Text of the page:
Side chair created by Thomas Day. The chair has mahogany legs and back with scroll and floral detailing. There is an engraved floral motif on the center top rail. The seat is upholstered and filled with burlap. The fabric has cream, green, and red striped sections with black borders and an overall floral motif. The upholstery is worn with small areas of loss. The chairs springs are visible through the loose fabric backing below the seat.

Carved Side Chair by Thomas Day

Thomas Day, Master Craftsman

Side chair created by Thomas Day. The chair has mahogany legs and back with scroll and floral detailing. There is an engraved floral motif on the center top rail. The seat is upholstered and filled with burlap. The fabric has cream, green, and red striped sections with black borders and an overall floral motif. The upholstery is worn with small areas of loss. The chairs springs are visible through the loose fabric backing below the seat.

Carved Side Chair by Thomas Day

Thomas Day was a master craftsman of cabinetry and furnishing and was at one time considered North Carolina’s premier cabinetmaker. His elite clientele benefited from his artistry as he created unique architectural designs that complemented his ornate furniture.

Wrought iron collar with a three inch locking device and a three inch key. The collar is made up of two pieces of iron attached with a hinged, chain link back. Each end of the collar has an eyelet that can overlap and the lock can be inserted in to. The lock has a cylinder locking mechanism and a curved shackle hinged on one side. The key has an eyelet on one end and a shoulder in the middle of the shaft. The teeth of the key are threaded like a screw.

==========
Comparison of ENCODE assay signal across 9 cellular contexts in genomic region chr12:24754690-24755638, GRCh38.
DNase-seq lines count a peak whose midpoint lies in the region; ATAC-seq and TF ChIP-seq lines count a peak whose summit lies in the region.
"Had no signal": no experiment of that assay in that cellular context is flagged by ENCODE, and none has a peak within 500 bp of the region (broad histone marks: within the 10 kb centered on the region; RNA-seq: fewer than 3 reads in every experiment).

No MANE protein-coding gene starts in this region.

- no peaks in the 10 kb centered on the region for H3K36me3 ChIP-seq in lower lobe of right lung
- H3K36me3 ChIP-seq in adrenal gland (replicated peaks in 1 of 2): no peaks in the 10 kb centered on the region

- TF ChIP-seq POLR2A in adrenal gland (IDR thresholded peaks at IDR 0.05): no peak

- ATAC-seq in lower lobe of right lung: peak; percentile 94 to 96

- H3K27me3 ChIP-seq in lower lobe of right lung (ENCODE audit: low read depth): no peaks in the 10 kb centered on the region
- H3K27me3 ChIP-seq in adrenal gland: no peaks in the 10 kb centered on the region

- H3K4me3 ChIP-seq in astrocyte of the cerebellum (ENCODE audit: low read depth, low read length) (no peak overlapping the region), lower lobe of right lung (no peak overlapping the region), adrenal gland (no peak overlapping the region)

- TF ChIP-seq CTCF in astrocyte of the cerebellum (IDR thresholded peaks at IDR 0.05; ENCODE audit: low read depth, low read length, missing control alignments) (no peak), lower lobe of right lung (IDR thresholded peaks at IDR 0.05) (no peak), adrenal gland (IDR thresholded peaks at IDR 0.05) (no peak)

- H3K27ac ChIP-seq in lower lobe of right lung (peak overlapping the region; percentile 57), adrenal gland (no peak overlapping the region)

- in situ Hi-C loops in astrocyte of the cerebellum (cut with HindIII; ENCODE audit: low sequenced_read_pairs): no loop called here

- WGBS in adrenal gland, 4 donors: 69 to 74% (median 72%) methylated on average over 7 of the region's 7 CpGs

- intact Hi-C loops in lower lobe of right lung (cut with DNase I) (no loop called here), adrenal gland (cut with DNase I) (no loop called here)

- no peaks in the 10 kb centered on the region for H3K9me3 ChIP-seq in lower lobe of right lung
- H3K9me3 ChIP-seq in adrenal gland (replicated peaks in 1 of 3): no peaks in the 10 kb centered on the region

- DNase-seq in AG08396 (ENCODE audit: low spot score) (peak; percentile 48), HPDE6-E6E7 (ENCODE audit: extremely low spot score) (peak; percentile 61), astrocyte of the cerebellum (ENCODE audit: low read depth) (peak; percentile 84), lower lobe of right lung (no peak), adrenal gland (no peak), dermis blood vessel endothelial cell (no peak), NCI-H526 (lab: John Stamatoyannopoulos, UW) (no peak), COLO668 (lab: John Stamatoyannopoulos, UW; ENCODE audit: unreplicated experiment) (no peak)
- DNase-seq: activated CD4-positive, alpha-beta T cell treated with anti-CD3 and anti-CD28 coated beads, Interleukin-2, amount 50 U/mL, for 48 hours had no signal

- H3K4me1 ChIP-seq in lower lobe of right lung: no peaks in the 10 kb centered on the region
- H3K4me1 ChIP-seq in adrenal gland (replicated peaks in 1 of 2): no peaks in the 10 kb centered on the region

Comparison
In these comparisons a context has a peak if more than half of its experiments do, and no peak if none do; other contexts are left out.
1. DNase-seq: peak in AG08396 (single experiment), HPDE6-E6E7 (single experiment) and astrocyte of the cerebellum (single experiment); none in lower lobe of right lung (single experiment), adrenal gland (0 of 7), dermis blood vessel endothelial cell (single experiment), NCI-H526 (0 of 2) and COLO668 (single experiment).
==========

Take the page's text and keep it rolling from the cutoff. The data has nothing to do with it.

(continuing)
Iron Collar and Key

Enslavement

Wrought iron collar with a three inch locking device and a three inch key. The collar is made up of two pieces of iron attached with a hinged, chain link back. Each end of the collar has an eyelet that can overlap and the lock can be inserted in to. The lock has a cylinder locking mechanism and a curved shackle hinged on one side. The key has an eyelet on one end and a shoulder in the middle of the shaft. The teeth of the key are threaded like a screw.

Iron Collar and Key

Enslaved blacksmiths were often forced to forge restraints. Like other enslaved blacksmiths, Solomon Williams probably made shackles, neck irons, balls and chains, and thumbscrews that could have been used on members of his community, his family, or even himself.

Brown colored jar with two small handles on the upper portion of body near rim. Signed and dated by artist vertically at upper body.

Storage Jar Made and Signed by David Drake, 1852

Dave the Potter

Brown colored jar with two small handles on the upper portion of body near rim. Signed and dated by artist vertically at upper body.

Storage Jar Made and Signed by David Drake, 1852

Large stoneware jars stored grains and liquids. But David Drake, an enslaved man in South Carolina, made sure his jars were special. Known as Dave the Potter, he signed his pots, which were remarkable for their size and craftsmanship. He sometimes wrote poems on his jars, adding even more creativity to his work.

Charleston Slave Tags

As the nation’s second largest city, Charleston had a booming construction trade. Enslavers saw a business opportunity and rented out enslaved people with valuable skills. Each enslaved person who was rented had to wear a tag, or badge, that was regulated and taxed by the city. These badges identify a porter, mechanic, and servant.